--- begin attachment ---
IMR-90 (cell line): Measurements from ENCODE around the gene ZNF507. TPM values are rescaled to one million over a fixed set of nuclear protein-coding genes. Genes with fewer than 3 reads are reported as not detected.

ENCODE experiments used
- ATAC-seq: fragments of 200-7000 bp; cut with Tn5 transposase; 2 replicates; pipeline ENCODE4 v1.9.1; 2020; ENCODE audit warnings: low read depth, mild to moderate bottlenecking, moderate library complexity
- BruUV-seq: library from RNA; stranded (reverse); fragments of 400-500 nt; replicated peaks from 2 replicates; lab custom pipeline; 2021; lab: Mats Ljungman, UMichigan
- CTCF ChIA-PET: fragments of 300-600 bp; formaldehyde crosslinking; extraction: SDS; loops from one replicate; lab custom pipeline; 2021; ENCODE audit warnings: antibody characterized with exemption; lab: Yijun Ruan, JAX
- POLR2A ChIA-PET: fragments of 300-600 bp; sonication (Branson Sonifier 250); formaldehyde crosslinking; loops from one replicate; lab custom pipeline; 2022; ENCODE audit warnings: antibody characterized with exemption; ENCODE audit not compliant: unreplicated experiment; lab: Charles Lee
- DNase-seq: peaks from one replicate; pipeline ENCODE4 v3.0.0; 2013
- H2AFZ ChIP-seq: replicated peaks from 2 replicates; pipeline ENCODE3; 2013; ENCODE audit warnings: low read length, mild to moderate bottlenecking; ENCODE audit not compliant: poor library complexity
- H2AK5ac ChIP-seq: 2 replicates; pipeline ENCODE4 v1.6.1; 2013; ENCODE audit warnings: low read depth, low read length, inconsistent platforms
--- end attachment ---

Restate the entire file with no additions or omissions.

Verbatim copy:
IMR-90 (cell line): Measurements from ENCODE around the gene ZNF507. TPM values are rescaled to one million over a fixed set of nuclear protein-coding genes. Genes with fewer than 3 reads are reported as not detected.

ENCODE experiments used
- ATAC-seq: fragments of 200-7000 bp; cut with Tn5 transposase; 2 replicates; pipeline ENCODE4 v1.9.1; 2020; ENCODE audit warnings: low read depth, mild to moderate bottlenecking, moderate library complexity
- BruUV-seq: library from RNA; stranded (reverse); fragments of 400-500 nt; replicated peaks from 2 replicates; lab custom pipeline; 2021; lab: Mats Ljungman, UMichigan
- CTCF ChIA-PET: fragments of 300-600 bp; formaldehyde crosslinking; extraction: SDS; loops from one replicate; lab custom pipeline; 2021; ENCODE audit warnings: antibody characterized with exemption; lab: Yijun Ruan, JAX
- POLR2A ChIA-PET: fragments of 300-600 bp; sonication (Branson Sonifier 250); formaldehyde crosslinking; loops from one replicate; lab custom pipeline; 2022; ENCODE audit warnings: antibody characterized with exemption; ENCODE audit not compliant: unreplicated experiment; lab: Charles Lee
- DNase-seq: peaks from one replicate; pipeline ENCODE4 v3.0.0; 2013
- H2AFZ ChIP-seq: replicated peaks from 2 replicates; pipeline ENCODE3; 2013; ENCODE audit warnings: low read length, mild to moderate bottlenecking; ENCODE audit not compliant: poor library complexity
- H2AK5ac ChIP-seq: 2 replicates; pipeline ENCODE4 v1.6.1; 2013; ENCODE audit warnings: low read depth, low read length, inconsistent platforms